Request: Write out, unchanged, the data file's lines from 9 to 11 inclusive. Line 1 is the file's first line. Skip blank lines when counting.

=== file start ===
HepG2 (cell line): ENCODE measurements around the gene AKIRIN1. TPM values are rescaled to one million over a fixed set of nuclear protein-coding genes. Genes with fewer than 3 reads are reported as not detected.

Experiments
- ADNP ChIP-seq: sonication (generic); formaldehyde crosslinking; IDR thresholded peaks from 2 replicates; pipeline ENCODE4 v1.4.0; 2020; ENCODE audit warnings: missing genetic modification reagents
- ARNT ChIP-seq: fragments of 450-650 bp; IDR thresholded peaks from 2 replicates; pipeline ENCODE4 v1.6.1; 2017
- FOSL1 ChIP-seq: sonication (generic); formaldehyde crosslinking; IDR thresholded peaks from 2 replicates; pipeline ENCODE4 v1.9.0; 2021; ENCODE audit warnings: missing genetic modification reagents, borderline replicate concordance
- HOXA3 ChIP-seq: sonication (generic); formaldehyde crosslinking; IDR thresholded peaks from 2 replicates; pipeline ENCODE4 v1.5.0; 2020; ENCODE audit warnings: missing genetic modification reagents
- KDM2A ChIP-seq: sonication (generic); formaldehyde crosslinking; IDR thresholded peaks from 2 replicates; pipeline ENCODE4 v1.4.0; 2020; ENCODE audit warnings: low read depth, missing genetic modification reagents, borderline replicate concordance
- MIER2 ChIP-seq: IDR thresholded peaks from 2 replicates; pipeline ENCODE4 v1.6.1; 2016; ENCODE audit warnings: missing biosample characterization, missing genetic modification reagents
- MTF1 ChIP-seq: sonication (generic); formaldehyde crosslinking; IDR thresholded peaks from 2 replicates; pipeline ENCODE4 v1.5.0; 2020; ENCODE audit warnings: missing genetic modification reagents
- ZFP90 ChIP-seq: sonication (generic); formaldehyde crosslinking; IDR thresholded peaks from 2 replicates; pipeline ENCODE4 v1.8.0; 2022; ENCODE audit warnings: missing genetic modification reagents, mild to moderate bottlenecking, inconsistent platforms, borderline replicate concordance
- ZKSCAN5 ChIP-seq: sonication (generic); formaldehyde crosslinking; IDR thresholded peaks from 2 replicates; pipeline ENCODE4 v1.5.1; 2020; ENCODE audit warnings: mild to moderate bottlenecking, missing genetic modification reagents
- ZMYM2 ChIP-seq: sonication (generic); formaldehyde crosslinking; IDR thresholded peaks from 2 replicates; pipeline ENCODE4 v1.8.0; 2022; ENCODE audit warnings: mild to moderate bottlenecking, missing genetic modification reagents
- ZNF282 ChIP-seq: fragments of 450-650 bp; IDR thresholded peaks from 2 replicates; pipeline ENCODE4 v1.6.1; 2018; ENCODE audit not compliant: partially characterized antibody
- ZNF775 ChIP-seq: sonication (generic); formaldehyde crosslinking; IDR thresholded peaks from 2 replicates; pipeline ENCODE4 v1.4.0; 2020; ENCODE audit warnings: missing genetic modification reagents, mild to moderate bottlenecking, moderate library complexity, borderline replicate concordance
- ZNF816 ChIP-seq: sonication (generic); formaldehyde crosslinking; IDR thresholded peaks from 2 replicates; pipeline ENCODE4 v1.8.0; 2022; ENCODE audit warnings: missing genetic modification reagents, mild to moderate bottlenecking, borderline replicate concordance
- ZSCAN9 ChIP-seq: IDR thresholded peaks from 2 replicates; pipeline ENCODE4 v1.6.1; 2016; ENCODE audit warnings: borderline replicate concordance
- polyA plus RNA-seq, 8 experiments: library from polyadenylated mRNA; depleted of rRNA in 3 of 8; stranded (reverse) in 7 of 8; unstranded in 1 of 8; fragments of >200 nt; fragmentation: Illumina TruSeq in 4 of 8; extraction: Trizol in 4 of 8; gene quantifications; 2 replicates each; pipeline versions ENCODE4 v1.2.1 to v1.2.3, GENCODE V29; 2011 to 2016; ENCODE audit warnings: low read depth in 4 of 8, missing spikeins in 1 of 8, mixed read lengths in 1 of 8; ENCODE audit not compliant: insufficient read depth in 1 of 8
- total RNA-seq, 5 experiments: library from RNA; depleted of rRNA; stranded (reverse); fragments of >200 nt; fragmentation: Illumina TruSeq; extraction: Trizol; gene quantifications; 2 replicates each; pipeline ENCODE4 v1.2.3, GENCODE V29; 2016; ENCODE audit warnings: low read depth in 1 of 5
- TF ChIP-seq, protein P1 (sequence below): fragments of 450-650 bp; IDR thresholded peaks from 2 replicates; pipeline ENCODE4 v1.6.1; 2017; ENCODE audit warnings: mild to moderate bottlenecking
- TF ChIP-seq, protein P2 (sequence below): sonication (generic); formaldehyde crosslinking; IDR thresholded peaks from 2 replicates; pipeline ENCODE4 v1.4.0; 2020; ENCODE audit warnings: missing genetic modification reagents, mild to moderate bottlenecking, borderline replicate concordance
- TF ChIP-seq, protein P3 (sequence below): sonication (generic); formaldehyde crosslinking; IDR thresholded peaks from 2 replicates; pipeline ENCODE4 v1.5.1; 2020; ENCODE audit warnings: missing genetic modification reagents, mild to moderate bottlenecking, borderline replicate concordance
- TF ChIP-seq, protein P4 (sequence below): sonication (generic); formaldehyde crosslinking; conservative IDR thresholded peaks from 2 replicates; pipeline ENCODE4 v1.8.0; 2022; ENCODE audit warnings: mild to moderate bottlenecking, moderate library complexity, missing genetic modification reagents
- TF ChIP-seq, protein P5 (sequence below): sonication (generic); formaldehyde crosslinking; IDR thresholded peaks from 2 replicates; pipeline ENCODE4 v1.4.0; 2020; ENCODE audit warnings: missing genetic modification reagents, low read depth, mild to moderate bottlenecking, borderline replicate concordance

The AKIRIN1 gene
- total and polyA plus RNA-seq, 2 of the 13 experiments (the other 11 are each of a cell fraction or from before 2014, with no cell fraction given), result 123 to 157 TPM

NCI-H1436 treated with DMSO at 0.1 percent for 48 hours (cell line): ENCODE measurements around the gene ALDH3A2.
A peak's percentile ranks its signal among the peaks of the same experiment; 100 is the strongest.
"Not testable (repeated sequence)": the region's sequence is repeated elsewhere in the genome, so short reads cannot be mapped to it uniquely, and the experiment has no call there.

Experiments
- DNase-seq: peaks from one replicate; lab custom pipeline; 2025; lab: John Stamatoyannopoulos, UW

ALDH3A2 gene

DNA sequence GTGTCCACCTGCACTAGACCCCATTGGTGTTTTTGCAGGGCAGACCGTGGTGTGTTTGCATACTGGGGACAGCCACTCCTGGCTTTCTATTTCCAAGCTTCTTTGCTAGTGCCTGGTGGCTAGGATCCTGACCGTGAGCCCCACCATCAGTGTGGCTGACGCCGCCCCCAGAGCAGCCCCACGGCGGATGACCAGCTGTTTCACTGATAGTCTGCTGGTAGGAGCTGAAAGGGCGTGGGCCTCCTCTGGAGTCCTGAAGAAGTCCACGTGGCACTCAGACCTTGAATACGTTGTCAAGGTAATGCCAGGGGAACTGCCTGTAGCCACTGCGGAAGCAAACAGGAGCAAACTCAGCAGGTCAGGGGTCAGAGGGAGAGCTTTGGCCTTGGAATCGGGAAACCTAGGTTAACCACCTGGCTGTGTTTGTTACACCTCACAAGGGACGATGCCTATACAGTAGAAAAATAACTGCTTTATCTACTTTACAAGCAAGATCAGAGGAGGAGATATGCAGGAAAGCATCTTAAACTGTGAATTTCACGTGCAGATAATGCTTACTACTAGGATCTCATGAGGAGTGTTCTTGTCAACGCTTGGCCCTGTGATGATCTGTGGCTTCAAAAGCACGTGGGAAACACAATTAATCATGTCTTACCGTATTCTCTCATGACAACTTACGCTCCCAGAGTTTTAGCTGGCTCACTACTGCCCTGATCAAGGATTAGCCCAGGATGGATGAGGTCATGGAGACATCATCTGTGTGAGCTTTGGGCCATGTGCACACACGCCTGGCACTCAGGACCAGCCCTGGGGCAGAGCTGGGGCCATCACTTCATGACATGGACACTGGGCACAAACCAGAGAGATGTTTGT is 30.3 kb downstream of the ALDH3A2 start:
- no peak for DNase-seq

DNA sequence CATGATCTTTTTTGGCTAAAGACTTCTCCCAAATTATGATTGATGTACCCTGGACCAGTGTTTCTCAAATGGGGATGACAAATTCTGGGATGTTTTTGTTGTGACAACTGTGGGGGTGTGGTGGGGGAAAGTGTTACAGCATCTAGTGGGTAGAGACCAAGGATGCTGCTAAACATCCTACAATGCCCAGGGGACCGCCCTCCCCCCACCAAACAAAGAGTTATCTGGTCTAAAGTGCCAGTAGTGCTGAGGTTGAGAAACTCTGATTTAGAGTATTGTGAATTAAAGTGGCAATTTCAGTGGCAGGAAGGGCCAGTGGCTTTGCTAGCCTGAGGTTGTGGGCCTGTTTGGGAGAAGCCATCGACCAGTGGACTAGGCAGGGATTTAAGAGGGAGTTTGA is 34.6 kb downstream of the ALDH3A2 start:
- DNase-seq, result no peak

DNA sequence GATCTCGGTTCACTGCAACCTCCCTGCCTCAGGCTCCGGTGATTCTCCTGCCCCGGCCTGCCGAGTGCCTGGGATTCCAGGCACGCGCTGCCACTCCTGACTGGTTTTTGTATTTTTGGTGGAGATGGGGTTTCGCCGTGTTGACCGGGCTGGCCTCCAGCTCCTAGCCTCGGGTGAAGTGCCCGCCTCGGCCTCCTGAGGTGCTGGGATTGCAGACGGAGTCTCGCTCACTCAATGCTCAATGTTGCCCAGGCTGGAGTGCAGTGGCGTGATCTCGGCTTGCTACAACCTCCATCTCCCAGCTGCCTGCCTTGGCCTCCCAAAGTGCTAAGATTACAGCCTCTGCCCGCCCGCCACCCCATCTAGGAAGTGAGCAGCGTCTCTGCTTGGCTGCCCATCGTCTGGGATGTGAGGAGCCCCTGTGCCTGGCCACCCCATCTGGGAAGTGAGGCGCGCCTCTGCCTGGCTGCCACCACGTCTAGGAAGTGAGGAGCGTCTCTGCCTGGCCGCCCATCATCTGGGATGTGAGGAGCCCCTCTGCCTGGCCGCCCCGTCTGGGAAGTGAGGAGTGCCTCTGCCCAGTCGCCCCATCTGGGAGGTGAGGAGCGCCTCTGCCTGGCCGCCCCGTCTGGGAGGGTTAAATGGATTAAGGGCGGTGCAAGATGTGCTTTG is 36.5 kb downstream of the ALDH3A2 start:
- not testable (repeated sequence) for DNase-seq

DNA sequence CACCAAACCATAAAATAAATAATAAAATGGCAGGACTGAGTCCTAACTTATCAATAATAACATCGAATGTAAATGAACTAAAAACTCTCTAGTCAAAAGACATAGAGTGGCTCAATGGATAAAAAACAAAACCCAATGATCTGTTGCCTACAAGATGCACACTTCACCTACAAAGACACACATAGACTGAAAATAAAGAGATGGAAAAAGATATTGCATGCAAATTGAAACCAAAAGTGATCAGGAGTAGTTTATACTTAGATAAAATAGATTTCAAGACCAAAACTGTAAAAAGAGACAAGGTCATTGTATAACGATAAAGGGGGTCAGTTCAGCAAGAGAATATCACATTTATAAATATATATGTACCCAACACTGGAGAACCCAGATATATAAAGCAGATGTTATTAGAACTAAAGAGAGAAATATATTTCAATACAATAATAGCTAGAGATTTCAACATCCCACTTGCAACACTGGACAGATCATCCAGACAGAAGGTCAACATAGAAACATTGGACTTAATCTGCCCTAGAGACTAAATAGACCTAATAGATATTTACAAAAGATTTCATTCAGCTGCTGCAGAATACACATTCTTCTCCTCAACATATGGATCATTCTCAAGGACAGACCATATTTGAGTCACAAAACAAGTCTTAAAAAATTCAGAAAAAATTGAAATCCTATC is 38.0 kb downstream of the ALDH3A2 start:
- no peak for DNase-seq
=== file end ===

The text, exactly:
- MTF1 ChIP-seq: sonication (generic); formaldehyde crosslinking; IDR thresholded peaks from 2 replicates; pipeline ENCODE4 v1.5.0; 2020; ENCODE audit warnings: missing genetic modification reagents
- ZFP90 ChIP-seq: sonication (generic); formaldehyde crosslinking; IDR thresholded peaks from 2 replicates; pipeline ENCODE4 v1.8.0; 2022; ENCODE audit warnings: missing genetic modification reagents, mild to moderate bottlenecking, inconsistent platforms, borderline replicate concordance
- ZKSCAN5 ChIP-seq: sonication (generic); formaldehyde crosslinking; IDR thresholded peaks from 2 replicates; pipeline ENCODE4 v1.5.1; 2020; ENCODE audit warnings: mild to moderate bottlenecking, missing genetic modification reagents